The ruble climbed for a third day as demand from Russian companies to convert export revenue into local currency to pay taxes helped offset weaker oil.
The ruble strengthened 0.3 percent against Bank Rossii’s dollar-euro basket to 35.3187 by 6 p.m. in Moscow. The Russian currency added 0.4 percent against the dollar to 31.3075. The yield on benchmark OFZ bonds due February 2027 increased one basis point, or 0.01 percentage point, to 6.95 percent.
Russian companies were to pay about 200 billion rubles ($6.4 billion) of taxes today, according to Dmitry Polevoy, chief economist at ING Groep NV in Moscow. A further 100 billion rubles are due May 27 with 200 billion rubles of corporate income tax to be paid on May 28, OAO Rosbank analyst Vladimir Kolychev said by e-mail. Brent oil declined 0.2 percent to $104.42 per barrel in London, snapping three days of gains. Oil and natural gas contribute about half of Russia’s budget revenue.
“The market remains sensitive to export flows,” Kolychev said.
Bank Rossii kept its main short-term interest rates unchanged for the eighth straight month on May 15. Policy makers reduced costs on some longer-term loans, including those backed by gold and non-marketable assets, by 25 basis points. The central bank cited elevated inflation, which quickened to 7.2 percent in April, in its statement announcing the cut.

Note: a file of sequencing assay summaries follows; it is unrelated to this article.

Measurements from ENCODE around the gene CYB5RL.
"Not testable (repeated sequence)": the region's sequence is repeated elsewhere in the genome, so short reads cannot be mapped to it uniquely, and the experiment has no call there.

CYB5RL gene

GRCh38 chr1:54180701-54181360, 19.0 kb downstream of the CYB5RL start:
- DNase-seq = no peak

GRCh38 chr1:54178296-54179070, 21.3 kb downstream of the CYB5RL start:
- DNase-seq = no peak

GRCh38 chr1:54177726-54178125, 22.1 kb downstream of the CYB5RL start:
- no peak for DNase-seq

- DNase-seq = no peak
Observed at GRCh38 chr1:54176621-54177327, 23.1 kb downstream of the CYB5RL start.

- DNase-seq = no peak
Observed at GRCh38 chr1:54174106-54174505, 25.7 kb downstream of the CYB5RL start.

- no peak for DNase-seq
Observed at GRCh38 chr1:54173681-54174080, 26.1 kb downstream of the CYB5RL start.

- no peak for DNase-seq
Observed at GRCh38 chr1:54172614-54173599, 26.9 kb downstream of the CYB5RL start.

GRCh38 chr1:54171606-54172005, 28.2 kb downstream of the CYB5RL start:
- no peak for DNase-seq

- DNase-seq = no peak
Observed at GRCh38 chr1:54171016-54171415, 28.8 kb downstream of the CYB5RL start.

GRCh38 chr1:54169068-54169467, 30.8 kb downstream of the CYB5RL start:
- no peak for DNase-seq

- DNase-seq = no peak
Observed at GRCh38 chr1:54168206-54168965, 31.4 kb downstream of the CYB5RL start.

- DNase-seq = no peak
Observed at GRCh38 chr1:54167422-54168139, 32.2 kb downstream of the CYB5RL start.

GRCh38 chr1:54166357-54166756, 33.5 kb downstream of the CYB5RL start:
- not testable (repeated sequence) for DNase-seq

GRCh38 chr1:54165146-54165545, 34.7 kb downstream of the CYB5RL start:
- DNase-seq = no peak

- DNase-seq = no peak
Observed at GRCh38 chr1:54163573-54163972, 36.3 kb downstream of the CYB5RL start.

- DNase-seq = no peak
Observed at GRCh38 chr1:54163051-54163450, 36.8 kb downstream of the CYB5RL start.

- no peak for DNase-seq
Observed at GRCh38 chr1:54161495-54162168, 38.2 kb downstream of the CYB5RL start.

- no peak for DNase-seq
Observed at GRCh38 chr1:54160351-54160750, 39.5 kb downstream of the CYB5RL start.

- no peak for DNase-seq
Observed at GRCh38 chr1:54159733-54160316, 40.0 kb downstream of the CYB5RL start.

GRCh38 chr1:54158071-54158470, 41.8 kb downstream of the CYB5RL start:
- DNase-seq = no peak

“Last week non-residents were massively selling the ruble in anticipation of rate cuts,” ING’s Polevoy said. “The taxes and the absence of the rate cut could force them close at least part of those positions.”
Once the tax period ends the ruble may weaken, according to Benoit Anne, an emerging-market strategist at Societe Generale.
“The ruble is the prime candidate for a sell-off in the emerging markets FX universe after the recent rally,” Anne said, in an e-mailed note. Societe Generale has closed its trade recommendation for selling the ruble, while betting the Turkish lira will appreciate.